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Is graphic design school right for you?

Clifford Blodgett
 


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If you're looking for a job that allows you to capitalize on your own creative energy, then a career in graphic design may be the right choice for you. Generally, graphic design involves the creation of marketing images. While these images can include advertisements, oftentimes graphic designers will also create images for product packaging, logos, book covers, CD covers, posters and billboards. Increasingly, graphic designers also work as webmasters.

Webmasters design and program websites and, generally, webmaster positions involve a knowledge of scripting languages and web design in addition to a fundamental understanding of graphic design.

The U. S.

Department of Labor estimates that graphic design positions will increase steadily through 2014. Web design jobs are predicted to grow at a faster rate than other graphic design positions. Salaries for graphic designers vary greatly, running the gamut from the mid $20,000s to up to $90,000, with designers averaging $40,000 a year. The amount an individual designer makes depends on his or her level of experience and the size of their employer's company. Often, designers will be hired for an entry-level position and will then receive on-site job training for the first two to three years, after which advanced positions may be made available to them. Additionally, some designers work as independent contractors instead of pursuing a salaried position.

If graphic design sounds like an appealing career to you, you may want to consider applying to a graphic design school. When conducting your college search, consider the following questions, which will help you determine the right graphic design college for you.

What type of graphic design degree do you want?
Generally, graphic design jobs require a bachelor's degree.

You can choose between a degree in graphic design or an art degree that offers a specialization in graphic design. If you are particularly interested in – or talented at – the visual arts, then an art school with a specialization in graphic design may be the most sensible option. However, if you are interested in the more practical aspects of graphic design – layout, web design, typography and so forth—then a graphic design college is probably the best place for you.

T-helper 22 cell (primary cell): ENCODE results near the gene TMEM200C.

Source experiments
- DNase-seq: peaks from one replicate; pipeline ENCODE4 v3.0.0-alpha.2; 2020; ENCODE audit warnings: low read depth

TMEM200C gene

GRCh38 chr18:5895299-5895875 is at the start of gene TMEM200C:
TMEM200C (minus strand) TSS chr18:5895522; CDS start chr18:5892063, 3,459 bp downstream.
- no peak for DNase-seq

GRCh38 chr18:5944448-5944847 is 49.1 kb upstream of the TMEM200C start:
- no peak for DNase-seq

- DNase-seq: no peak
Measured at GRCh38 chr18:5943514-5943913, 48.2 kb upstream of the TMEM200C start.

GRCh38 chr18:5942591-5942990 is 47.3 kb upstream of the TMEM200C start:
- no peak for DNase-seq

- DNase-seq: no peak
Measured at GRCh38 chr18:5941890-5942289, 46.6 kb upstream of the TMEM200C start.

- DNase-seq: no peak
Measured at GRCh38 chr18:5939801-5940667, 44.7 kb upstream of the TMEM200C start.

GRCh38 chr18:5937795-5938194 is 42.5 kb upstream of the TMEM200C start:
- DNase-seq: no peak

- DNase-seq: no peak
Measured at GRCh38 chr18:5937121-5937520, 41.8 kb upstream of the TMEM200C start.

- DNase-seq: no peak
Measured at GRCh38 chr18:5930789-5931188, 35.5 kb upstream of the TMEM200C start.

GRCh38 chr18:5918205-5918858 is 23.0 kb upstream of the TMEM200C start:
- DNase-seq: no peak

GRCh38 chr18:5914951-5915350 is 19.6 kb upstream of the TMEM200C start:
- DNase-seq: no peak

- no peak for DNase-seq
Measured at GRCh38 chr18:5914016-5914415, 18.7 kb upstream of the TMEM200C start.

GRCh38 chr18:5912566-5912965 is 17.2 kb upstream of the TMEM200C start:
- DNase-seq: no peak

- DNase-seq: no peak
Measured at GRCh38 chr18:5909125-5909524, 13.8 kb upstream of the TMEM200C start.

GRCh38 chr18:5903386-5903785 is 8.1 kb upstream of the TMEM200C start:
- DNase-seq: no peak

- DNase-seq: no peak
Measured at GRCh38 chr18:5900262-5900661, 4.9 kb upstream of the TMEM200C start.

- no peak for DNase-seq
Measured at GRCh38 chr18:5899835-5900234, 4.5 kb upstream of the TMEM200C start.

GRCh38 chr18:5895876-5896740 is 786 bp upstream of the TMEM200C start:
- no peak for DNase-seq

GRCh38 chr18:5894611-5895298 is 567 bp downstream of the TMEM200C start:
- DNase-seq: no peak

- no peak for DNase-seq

How do you evaluate the strength of a program?
While there are many differences between individual graphic design programs, there are a few qualities that all great programs share. During your college search, look for a graphic design school that places a high focus on critical thinking and portfolio development. As a graphic designer, you want to be able to not only help market individual products but also to be able to promote yourself and your abilities.

A graphic design college that emphasizes critical thinking can equip you with the skills to tackle difficult projects and to navigate the ins and outs of the business world. In addition to critical thinking, portfolio development should be an essential element of your education as your portfolio will be the most important part of your job application. A professional, extensive portfolio that demonstrates your competency with the major computer design programs will ensure that a potential employer gets a clear view of your creative potential.

Should you choose an online program or a local one?
There are a variety of graphic design online programs that offer both bachelor's and associate degrees in graphic design. Many of these programs also offer specialization in particular aspects of graphic design. These can be great choices if you are working a full-time day job or are taking care of a family. Additionally, there are programs offered in physical locations both through large, national schools like The Art Institutes and through community colleges and four-year universities. These schools have the advantage of offering hands-on, workshop-based classroom experiences, though they do present more logistical challenges than their online counterparts. During your college search, you'll want to consider issues of scheduling and location in addition to factors like tuition and courses offered.

Changing careers is not a decision that you should take likely. However, with a thorough college search and thought, you'll soon be able to determine whether or not attending graphic design school is the right choice for you.

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